Roman Roads in Lancashire - Page 3

Lancs Roman Roads

East-West Road via Ribchester

Ribchester to Kirkham (14.3 miles) - Margary 703

This road is well recorded on O.S. maps, at least from where it left the valley bottoms at Hothersall onwards to Kirkham. This general route to Kirkham deviates from a straight course presumably to serve the Walton-le-Dale site as well. Ben Edwards had suggested an alternative direct route via Preston Road in Grimsargh and Lightfoot Lane in Fulwood. However, the OS course has been confirmed by excavation (Red Scar) and by both aerial photography and now Lidar.


The road left the fort area (1990 excavations), in an approximately east-west direction, aligned with the existing lane to Parsonage Farm. The known route to Kirkham does not begin until Hothersall with a gap for the first 2 miles from the fort. Lidar has been able to fill most of this gap. Interestingly, two roads from Ribchester appear to converge onto this alignment.

Roman Road from Ribchester
Roman Road west of Ribchester - the new Lidar route. Click for larger view

The initial alignment of the road is marked by the existing lane to Parsonage Farm (SD6486 3506) which sits on a very prominent agger - much bigger than the modern track warrants. The Roman line diverges off this track at SD6468 3502 and Lidar shows faint traces of the agger as far as SD6441 3498, where the evidence becomes less obvious. There are two possible route here. If we continue the initial line forward then there are very clear traces beyond a modern landslip at Red Bank (SD6346 3492) but not much in between. However, Lidar does show some evidence for the southern option and this has been walked by my collegue Ian Milnes and on balance the southern route seems favourite. From Hothersall Hall westwards there is sufficient Lidar evidence to complete the course to the previously known stretch beginning at Hothersall top (SD6231 3474). This route is approximately 100 metres to the north of the current Hothersall Lane (SD6274 3474).

After Hothersall it passes directly under Alston Hall (it was found when an observatory was built) and is visible on the aerial-photo. A section was cut at Red Scar (east of Preston) in 1977 and confirmed the line. This has been put on permanent display and is one of Lancashire's best kept secrets having no road sign indicating its existence. You can actually walk on a 2000 year old road surface and there is/was an informative display board. Despite being in the middle of an industrial estate it is a delightful location with a landscaped pond adjacent. Look for a pond on the right off Roman Way and the road is behind a hedge.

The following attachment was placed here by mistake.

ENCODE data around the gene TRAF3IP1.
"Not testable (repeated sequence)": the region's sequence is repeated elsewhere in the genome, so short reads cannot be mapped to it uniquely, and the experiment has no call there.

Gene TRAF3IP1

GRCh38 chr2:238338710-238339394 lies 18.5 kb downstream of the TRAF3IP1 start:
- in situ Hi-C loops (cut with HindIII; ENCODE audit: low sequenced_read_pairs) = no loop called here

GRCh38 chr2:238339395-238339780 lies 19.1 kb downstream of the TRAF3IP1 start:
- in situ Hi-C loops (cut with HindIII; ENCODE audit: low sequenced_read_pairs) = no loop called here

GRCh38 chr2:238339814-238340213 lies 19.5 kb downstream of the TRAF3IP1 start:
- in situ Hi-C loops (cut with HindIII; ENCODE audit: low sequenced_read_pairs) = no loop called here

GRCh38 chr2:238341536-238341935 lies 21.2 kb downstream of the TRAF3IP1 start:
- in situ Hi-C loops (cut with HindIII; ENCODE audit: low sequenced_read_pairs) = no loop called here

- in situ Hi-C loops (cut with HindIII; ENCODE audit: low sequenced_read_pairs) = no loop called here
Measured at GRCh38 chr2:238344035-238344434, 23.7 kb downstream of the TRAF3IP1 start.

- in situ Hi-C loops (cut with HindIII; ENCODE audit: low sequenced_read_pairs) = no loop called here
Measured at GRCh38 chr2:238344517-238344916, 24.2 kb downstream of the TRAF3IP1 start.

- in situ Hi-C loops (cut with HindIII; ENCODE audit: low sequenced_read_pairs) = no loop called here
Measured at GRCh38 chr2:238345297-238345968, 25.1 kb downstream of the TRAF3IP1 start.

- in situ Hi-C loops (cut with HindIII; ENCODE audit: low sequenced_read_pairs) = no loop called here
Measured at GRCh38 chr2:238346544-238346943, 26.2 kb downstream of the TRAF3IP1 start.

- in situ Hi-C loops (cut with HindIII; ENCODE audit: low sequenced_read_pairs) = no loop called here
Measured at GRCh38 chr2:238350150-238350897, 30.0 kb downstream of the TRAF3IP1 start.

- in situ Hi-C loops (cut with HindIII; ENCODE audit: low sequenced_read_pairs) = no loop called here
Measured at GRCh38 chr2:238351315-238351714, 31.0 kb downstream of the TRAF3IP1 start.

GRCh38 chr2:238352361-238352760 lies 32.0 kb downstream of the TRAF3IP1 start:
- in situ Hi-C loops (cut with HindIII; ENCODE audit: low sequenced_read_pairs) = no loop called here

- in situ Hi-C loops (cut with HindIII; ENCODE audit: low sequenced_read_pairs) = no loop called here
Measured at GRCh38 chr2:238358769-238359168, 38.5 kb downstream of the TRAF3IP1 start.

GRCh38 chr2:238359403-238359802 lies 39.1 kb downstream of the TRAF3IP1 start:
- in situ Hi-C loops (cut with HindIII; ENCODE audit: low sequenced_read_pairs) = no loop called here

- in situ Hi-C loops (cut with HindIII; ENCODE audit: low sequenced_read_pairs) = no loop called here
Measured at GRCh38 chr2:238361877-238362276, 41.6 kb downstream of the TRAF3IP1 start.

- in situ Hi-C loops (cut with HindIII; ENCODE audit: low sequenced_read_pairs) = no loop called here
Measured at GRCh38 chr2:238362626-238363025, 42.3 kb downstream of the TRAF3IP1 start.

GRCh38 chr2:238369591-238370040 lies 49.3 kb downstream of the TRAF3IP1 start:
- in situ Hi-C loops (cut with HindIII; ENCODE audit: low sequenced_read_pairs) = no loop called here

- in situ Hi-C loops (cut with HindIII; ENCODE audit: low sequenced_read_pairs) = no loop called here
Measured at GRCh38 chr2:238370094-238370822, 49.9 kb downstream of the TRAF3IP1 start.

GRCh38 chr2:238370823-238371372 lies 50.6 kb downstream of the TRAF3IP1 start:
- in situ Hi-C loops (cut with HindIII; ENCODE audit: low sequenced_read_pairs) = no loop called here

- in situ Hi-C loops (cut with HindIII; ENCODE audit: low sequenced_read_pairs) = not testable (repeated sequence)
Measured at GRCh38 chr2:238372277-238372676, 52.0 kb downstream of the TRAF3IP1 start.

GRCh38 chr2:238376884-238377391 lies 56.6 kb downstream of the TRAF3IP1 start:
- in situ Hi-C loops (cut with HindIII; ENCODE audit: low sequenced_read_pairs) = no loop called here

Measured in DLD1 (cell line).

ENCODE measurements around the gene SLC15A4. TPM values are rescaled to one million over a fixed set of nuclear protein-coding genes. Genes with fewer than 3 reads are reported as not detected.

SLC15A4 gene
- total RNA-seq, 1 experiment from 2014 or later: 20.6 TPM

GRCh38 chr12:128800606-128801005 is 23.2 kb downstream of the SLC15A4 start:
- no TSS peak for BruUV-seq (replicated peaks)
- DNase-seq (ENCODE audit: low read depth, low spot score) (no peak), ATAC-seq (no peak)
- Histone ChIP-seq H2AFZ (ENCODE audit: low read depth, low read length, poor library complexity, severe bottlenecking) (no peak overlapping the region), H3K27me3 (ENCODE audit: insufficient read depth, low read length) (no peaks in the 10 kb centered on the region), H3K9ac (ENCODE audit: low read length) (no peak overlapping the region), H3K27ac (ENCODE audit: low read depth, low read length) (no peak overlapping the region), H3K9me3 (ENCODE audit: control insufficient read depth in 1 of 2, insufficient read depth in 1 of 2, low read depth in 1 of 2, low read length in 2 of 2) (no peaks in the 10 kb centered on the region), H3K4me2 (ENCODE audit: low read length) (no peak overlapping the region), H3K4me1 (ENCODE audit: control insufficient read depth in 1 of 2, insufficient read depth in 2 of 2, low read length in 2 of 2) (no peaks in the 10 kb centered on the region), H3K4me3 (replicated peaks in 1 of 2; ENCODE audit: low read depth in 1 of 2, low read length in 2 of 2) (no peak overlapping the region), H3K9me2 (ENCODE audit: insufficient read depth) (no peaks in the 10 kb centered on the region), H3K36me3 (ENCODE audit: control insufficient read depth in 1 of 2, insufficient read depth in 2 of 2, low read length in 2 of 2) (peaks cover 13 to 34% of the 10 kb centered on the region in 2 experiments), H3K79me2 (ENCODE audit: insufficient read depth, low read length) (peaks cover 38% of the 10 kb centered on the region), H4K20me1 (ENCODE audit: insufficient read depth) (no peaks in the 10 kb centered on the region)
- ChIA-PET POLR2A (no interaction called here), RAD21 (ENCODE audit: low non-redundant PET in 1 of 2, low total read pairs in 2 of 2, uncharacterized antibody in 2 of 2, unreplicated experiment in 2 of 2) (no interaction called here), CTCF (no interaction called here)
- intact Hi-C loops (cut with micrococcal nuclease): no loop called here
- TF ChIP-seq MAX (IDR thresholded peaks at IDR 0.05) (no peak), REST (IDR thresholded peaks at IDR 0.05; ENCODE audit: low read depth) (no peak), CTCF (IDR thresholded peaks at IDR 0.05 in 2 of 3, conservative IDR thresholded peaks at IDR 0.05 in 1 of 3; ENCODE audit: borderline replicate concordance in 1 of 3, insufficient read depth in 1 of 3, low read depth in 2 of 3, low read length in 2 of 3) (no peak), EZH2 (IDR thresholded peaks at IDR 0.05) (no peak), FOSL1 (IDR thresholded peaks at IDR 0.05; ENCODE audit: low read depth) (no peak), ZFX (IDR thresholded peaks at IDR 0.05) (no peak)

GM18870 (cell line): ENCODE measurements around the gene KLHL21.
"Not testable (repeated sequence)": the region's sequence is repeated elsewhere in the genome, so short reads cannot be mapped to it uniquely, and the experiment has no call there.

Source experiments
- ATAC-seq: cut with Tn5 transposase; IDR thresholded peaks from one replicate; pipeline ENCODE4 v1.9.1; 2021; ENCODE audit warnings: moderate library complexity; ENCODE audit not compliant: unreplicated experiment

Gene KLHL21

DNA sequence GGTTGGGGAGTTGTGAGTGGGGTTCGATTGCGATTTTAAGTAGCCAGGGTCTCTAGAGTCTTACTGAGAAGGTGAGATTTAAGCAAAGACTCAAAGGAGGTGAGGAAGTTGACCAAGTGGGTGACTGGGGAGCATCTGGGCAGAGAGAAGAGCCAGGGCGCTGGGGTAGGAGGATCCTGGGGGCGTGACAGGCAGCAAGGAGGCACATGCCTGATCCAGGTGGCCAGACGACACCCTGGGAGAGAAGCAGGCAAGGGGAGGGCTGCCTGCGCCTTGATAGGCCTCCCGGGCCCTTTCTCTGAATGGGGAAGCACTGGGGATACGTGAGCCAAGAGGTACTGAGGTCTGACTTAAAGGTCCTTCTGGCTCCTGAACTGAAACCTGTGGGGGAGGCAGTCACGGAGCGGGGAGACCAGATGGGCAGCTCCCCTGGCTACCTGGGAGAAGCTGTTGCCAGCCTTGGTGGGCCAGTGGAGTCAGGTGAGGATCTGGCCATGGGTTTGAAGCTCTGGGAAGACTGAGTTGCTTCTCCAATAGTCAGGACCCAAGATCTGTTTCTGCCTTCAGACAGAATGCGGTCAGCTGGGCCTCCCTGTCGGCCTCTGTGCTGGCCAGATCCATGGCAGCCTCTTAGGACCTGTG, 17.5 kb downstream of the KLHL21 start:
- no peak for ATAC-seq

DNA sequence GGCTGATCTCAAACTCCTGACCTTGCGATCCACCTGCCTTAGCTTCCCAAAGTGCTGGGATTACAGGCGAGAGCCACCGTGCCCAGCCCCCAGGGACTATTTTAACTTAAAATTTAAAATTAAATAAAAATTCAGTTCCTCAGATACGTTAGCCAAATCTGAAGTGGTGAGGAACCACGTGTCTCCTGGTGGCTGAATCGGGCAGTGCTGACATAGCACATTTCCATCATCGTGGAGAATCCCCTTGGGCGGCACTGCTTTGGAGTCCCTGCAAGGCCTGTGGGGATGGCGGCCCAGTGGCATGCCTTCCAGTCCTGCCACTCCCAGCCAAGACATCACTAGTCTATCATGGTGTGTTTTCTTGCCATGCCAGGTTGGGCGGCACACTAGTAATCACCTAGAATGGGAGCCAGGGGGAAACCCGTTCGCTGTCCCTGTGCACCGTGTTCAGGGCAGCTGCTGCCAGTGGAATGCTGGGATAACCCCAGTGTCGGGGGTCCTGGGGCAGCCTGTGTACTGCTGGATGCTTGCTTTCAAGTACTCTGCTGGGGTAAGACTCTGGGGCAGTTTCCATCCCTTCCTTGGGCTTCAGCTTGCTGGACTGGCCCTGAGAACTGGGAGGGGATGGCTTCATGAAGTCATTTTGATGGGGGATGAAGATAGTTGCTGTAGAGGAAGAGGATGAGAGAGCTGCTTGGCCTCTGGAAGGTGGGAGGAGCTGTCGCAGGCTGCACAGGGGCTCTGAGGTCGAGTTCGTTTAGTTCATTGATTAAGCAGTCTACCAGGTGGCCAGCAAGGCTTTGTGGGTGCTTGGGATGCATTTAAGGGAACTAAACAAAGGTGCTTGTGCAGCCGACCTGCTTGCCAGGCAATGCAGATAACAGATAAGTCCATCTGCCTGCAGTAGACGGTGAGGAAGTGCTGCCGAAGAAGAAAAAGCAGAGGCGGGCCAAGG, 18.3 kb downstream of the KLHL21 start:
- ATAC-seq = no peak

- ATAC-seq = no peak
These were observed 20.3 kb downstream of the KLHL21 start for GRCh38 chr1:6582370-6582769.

Roman Road Red Scar
Roman Road, Red Scar. Since this image was taken, the display board has disappeared and the weeds grown considerably higher!

The most well-known section, Watling Street Road in Fulwood is certainly on the line except for the modern kink around the Barracks. However, it was not laid out until Fulwood Moor was enclosed early in the 19th Century and presumably utilised the Roman road as its foundation. The continuation, now Lytham Road, between Withy Trees and Black Bull Lane is of ancient origin and still close to the Roman alignment. From here to Kirkham there is little trace to be seen on the ground but at Lund Church (near Salwick) there is a Roman Altar, reputedly found under the road - map. This stretch of the road is labeled Dane's Pad on the OS 1845 map but this name is normally reserved for west of Kirkham. There is good grounds for believing the road to Kirkham was commonly known as Watling Street - not only on the basis the stretch in Fulwood but a field in Lea was also known as Wattelingstrete in a charter dated to 1285.

The fort at Kirkham was in the vicinity of Carr Hill near to the windmill. There is a theory that the River Dow could have been navigable in Roman times - see below.

Dowbridge Lidar
The approach to Dowbridge, Kirkham. Lidar confirms the OS First Edition map route. Note the turn to Dowbridge is not obvious in this image but is clear in other images. However, it has been destroyed by a recent development. Click to enlarge map.

Kirkham to the Wyre or Coast?
The Danes Pad

Probably the most debated road in Lancashire - the fabled Dane's Pad! Beyond Kirkham, the First Edition OS 6" & 25" maps showed a line, on a somewhat curving course, as far as Puddle House. The ultimate destination has often been claimed to be Portus Setantiorum listed by Ptolemy as located in the north-west. This "road" disappeared off most subsequent OS maps but made a reappearance on modern maps around 40 years ago.

Dane's pad
The route (in red) of the fabled Dane's Pad - from Westby Reservoir to Puddle House. In this relief and Lidar composite, low areas are coloured blue and higher ground brown. In Roman times the blue areas would be ones to avoid and yet the Danes Pad heads inexplicably towards Puddle House. Click to enlarge

The greatest protagonist for the Dane's Pad road was the Reverend Thornber (1837) and it was likely through his efforts that the first OS surveyors showed the road (ref. Ted Lightbown). Using the latest Lidar imagery what is revealed? In short, I could find nothing at all supporting this route. I have searched from Westby to Puddle House using different illumination directions for the Lidar - all to no avail. Bearing in mind that the road east of Kirkham does show up in Lidar then finding nothing at all west of Kirkham is very disappointing. Below is typical of what is (not) revealed where the alignment passes Great Plumpton. Here Margary reported seeing an agger but nothing supports that.

Gt Plumpton
The OS alignment near Great Plumpton.